If you eat fast food regularly or frozen dinners more than once in a while then you might benefit from the information in this book, but I really don’t know many people who aren’t at least vaguely familiar with how they should eat. I think that Mr. Pollan gets it right when he says that it is a matter of priority. Spending more money and time on food to have a greater quality of food and a lesser quantity of food is of interest to me and lots of people that I know (because let’s face it we often associate with people who are interested in the same things we are), but not to the general public.
This book has an interesting discussion of the rise and preeminence of nutritionism in America and the deleterious effects of this philosophy. It also contains an amazing resources section with lots of other places to go for more information on eating well all around. I would add the resource of NourishMD for moms as it is a company devoted to encouraging moms to feed their kids real food. The first seven words (and the entire third section of the book) are the recommendations for eating real food. “Eat food. Not too much. Mostly Plants.” I found this book to be a recap of “The Omnivore’s Dilemma” with the addition of basic holistic eating info.
I did sort of laugh at Michael Pollan’s suggestion that eating real food is a type of rebellion… Those darn hippies.
I’ve put a lot of things on hold since the end of my pregnancy, and am still recovering from the aftermath of that pregnancy (another kid!)
Having three kids is a lot harder than two and I’m pretty tired at the end of the day which is when I used to do all the things that needed to be done without my children’s “help”.
One of these days, I might get around to starting and maybe even finishing one or two things on my ever growing list.
So, I put Thaddeus down on my bed for a few minutes to brush my teeth and Josiah was in his room getting dressed. Eila was in the living room singing (very loudly) on the coffee table. Thad, of course, started crying within a few seconds and Josiah responded with “Eila stop singing; Thaddeus doesn’t like it.” Josiah continued yelling at Eila to stop while Thad continued crying and Eila continued singing. It was very loud and a little comical as each child was in a different room making themselves heard throughout the house. Fortunately, it only lasted for a very short while. Now, we’re off to play outside and have a dance party while we play baseball.
Something that I think about often – about five times a day – is what to eat or what to prepare to eat. I, of course, want it to be healthy and wholesome and tasty and easy. Well, this book is sort of about that. It is really about where our food comes from (or where it could come from) and how it gets to our table. I found it to be a very interesting topic and well researched and written. The author is a journalist, so I expected as much. This is the type of book that will cause you to re-think what you eat and how you spend your food money. If you are happy eating processed corn and aren’t interested in change, then do not bother with this read. I really appreciated all the info on farm industry as well as the history of the organic movement. I learned a lot about mushrooms and grass and more than I wanted to know about corn, chickens and cows in the farm industry.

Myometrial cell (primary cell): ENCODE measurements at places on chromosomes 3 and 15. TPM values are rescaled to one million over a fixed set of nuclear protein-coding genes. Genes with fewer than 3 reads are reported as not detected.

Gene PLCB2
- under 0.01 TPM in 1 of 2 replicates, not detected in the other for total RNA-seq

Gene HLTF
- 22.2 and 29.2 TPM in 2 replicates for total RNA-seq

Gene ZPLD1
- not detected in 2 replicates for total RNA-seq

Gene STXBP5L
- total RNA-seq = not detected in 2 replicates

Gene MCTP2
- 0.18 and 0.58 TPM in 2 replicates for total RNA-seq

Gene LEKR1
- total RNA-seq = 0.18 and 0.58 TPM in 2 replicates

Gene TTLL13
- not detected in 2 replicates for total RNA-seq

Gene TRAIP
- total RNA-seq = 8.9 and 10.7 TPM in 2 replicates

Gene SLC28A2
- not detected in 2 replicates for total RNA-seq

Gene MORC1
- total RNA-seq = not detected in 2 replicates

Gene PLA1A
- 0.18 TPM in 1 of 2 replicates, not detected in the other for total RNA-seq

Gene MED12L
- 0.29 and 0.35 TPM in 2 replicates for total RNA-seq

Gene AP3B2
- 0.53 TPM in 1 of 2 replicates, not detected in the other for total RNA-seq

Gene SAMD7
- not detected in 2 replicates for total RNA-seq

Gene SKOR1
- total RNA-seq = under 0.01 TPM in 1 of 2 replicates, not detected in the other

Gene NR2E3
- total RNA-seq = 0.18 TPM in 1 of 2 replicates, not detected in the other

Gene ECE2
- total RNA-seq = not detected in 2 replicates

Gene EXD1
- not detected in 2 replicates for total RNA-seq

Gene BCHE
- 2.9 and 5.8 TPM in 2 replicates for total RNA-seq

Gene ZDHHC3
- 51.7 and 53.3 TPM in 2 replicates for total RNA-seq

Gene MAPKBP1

I think I’ll try to read Michael Pollan’s In Defense of Food next.
I had the privilege of reading and reviewing this book for the author who is part of the Holistic Moms Network.
I found this book to be a great resource for infant and child massage. I really know nothing about this topic and enjoy learning in easy and practical ways. Mommy, Draw Stars On My Tummy by Martine Groeneveld provided very basic information and techniques for massage along with fun and easy rhymes, songs and games to accompany them. I really appreciated the detailed instructions and tips. My kids, who love to be tickled, cuddled and massaged despite my skill level, also really enjoyed the stories and songs. It would’ve been nice if it included a few more rhymes and especially the ones that are like X marks the spot… now you’ve got the shiveries. You can pre-order your copy here.
“Mommy, come see the funniest thing ever. Hurry!”
I rush outside to see a cherry pits and stems and a plum pit thrown about the deck. This was so not the funniest thing ever, but I did at least produce a mild grin.
I found this site today, but I’m still not interested in family cloth (that’s no toilet paper for those wondering).
On a related note, Krysta sums up my thoughts on how everyone, especially those who claim to believe in God, should be taking care of the earth and their bodies.